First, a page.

Terrorism and migrants: the two awful nightmares for Europe and Germany in 2016

Ms Angela MERKEL, German Federal Chancellor at the European Council of 17 December 2015. (European Council TVNewsroom, 18/12/2015)

Mrs Angela MERKEL, German Federal Chancellor at the European Council of 17 December 2015. (European Council TVNewsroom, 18/12/2015)

Less than two weeks have passed since the dawn of 2016 and terrorism and the migration crisis continue afflicting Europe and especially Germany. Yesterday’s horrible terrorist attack in Istanbul that caused the lives of at least 10 people and left 15 injured shocked the entire world and particularly Angela Merkel since eight Germans were among the victims.

Terrorism left aside, the migration crisis is the other “hot” issue that the German Chancellor is trying to deal post last Monday’s violent protest that took place in Leipzig, Germany where 211 far-right extremists were arrested for causing serious damages on cars and stores. This was the outcome of the sexual assaults on women partying in Cologne during New Year’s Eve.

The response by Mrs Merkel to those issues was on the one hand to admit that the country has lost control of the migration crisis and on the other to condemn international terrorism.  It seems that the powerful leader who had previously fought in favor of migrants during last year is now trying to change Germany’s policy as her popularity is decreasing and fierce turbulences are rocking the country and Europe in general.

Terrorism rocks Germany

The terrorist attack in Istanbul’s Sultanahmet square, site of the Blue Mosque and Hagia Sophia, caused a great wound to Germany and its people leaving 8 Germans dead and 9 injured. More specifically, Frank-Walter Steinmeier, foreign Minister of Germany stated that: “For many years, terror hasn’t hit us Germans as hard as today in Istanbul. It was evident that we would not escape the cancerous ulcer of terror, and it’s equally threatening to us — in Turkey, Europe and elsewhere.”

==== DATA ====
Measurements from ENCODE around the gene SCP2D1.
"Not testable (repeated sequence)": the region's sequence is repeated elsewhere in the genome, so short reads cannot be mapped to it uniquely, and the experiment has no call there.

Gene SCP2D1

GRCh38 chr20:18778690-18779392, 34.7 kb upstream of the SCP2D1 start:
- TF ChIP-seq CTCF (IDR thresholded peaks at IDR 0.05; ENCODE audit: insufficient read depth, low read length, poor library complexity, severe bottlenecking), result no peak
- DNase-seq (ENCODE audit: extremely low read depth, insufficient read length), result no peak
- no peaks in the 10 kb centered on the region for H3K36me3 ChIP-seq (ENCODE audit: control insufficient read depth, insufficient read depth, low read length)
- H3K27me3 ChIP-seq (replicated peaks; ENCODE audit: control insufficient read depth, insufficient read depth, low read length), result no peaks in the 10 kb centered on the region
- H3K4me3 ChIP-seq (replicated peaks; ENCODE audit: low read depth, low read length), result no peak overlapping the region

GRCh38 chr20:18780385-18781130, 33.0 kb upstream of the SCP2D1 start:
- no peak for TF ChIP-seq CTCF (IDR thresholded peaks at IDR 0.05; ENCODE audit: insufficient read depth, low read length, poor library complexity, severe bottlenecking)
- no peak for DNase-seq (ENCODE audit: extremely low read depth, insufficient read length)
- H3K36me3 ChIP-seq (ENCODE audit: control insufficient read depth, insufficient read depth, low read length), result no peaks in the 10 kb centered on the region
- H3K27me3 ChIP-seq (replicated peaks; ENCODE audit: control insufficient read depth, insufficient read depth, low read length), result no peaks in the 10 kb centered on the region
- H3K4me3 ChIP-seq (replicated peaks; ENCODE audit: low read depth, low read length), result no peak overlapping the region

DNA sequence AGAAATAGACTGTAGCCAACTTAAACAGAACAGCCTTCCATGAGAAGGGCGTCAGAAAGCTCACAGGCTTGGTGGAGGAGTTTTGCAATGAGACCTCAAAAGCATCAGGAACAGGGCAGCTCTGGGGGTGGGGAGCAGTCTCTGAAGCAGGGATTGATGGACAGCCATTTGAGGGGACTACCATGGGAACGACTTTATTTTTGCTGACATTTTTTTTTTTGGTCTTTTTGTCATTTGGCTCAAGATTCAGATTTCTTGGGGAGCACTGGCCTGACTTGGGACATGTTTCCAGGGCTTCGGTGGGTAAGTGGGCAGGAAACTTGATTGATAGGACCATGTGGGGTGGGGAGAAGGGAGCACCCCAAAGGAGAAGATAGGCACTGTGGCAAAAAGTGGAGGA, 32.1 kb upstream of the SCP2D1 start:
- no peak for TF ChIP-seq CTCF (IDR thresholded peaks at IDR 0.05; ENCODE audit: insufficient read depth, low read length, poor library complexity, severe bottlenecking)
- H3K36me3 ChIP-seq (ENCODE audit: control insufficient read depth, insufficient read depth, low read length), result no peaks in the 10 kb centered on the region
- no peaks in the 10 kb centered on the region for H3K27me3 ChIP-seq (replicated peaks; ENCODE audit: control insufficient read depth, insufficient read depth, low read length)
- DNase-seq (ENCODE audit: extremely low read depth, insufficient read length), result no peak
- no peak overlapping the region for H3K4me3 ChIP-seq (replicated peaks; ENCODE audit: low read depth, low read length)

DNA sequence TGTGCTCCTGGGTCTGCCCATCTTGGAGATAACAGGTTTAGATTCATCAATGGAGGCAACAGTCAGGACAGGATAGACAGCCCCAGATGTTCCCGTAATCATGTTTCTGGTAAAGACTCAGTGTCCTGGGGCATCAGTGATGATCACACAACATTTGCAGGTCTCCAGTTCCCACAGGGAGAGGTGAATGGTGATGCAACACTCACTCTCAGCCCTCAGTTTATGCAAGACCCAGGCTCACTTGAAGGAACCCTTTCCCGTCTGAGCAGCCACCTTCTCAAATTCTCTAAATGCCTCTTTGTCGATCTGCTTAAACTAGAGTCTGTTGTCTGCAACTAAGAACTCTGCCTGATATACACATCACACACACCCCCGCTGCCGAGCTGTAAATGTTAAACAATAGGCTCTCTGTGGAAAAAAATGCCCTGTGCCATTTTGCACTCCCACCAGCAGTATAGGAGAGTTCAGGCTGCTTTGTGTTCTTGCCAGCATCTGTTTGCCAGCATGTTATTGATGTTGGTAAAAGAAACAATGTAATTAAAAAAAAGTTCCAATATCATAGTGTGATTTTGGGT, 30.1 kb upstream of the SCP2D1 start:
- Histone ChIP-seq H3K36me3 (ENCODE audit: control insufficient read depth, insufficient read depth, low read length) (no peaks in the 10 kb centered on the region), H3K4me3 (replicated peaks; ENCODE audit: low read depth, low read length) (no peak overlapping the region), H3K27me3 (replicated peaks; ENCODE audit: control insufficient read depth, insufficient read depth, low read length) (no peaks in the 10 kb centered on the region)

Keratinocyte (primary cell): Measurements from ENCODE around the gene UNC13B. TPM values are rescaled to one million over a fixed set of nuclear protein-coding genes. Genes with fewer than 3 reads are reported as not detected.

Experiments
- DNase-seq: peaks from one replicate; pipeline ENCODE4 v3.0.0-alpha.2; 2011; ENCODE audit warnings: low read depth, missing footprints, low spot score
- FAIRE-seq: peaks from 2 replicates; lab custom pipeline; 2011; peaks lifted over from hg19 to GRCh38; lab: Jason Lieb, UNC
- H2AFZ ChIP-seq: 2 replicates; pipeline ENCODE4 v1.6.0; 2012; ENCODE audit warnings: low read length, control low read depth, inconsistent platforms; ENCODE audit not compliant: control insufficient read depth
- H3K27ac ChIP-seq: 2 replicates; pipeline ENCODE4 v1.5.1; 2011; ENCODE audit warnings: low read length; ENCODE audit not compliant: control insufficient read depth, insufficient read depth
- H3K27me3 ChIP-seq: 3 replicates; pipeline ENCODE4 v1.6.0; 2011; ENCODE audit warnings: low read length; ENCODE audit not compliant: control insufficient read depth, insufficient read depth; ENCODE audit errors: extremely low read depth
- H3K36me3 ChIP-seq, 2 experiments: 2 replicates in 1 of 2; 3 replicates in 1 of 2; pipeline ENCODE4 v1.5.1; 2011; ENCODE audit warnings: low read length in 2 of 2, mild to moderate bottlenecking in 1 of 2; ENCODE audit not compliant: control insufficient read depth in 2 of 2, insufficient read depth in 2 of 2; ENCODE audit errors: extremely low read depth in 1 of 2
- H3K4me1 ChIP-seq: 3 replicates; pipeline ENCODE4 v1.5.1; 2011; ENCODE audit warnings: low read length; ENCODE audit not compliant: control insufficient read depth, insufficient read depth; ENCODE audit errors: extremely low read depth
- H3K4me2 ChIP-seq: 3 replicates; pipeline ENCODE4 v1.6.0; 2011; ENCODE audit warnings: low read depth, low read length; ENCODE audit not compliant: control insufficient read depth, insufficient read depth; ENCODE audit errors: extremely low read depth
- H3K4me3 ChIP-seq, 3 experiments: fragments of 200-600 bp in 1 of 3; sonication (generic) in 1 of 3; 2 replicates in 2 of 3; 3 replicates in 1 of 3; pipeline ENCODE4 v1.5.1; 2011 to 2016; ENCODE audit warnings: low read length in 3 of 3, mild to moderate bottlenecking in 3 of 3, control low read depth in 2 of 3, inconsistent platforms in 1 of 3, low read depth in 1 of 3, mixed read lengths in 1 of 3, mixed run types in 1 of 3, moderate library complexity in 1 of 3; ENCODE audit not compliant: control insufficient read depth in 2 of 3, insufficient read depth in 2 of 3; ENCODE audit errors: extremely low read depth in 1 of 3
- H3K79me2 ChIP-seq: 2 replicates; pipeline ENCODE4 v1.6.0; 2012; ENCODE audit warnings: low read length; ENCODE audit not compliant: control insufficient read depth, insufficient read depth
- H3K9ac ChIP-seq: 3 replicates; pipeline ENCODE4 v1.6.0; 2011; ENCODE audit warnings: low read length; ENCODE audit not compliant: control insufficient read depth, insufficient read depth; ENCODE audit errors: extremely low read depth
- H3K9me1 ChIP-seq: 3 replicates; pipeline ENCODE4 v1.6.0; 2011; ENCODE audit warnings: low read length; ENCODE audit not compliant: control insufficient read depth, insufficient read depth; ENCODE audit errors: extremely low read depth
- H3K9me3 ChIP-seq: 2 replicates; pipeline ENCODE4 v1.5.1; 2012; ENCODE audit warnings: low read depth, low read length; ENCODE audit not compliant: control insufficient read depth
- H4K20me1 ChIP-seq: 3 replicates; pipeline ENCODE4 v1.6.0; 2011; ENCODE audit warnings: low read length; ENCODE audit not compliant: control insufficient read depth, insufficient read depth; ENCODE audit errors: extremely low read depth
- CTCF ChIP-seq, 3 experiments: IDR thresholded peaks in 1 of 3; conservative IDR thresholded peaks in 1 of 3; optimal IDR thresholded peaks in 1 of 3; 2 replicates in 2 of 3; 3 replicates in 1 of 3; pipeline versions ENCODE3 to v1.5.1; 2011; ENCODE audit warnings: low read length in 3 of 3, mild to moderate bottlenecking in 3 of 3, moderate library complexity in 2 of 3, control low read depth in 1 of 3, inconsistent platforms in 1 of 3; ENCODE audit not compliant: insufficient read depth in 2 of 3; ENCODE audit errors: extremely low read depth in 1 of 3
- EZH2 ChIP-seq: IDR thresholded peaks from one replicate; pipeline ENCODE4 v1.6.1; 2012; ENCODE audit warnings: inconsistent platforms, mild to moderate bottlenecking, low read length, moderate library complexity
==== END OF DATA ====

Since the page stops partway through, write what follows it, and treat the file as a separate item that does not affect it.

The Chancellor urged the German citizens not to gather up in main sights in Turkey and underlined  during her speech that: “international terrorism has once again shown its cruel and inhumane face. “The terrorists are enemies of all free people. They are enemies of all humanity, whether in Syria or Turkey, whether in France or Germany.”

The European Commission (EC) expressed also its condolences to the families of the victims through the High Representative/Vice-President Federica Mogherini and Commissioner Johannes Hahn. Furthermore, both officials clearly stressed that the EU and Turkey are together against all kinds of terrorism, setting this fight as EC’s priority No 1.

Shifting migration policy

The current year thus didn’t start with the best omens for Europe and its greatest economy. Migrants are supposed to be behind the sex assaults of New Year’s Eve in Cologne and other cities compromising the already hostile climate against them. The policy that the German government is going to undertake in order to address similar events is imminent. According to CNN, the country is about to enact new laws in order to be able to deport migrants who are found guilty of crimes causing death or serious injury, sexual or physical assaults, or resisting police officers more easily.

The latter reveals a clear change of course in the German migration policy, a move against Merkel’s ideals meant to favor the settlement of refugees in Germany. Her exact sayings show the difficulties of coping with migration: “Now all of a sudden we are facing the challenge that refugees are coming to Europe and we are vulnerable, as we see, because we do not yet have the order, the control, that we would like to have.”

Another fact that reinforces this argument is that Germany has increased the number of migrants sent back to Austria since the beginning of the year according to the Austrian authorities. Germany and its government is trying to find ways to address this long-lasting issue that is plaguing the Old Continent but there is still a long way till the train is put back on the right track.

All in all, 2016 will definitely be difficult and crucial for Europe and the main question is whether the new attempts of EU member states to change their migration policy and Schengen’s playbook are either going to provide a permanent solution or will deepen this crisis.

However, while the EU officials are trying to find the “golden section” in the crisis, migrants are still fleeing to Europe from Turkey crossing the Aegean Sea by thousands every day and despite the substantial adversities of the bad weather.

Follow Chris on Twitter @CAnyfantis

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Comments

  1. Kassandra Petersen says:

    Very well written article. I would like to stress one little thing: There exist already laws to get “criminal” migrants faster out of the country. But first of all do these crimes need to include imprisonment of over 3 years and secondly for rape in extremly humilating cases is the average imprisonment 2 years (do I need to say anything else about this law system?)

  2. An impressing video about the future with migrants

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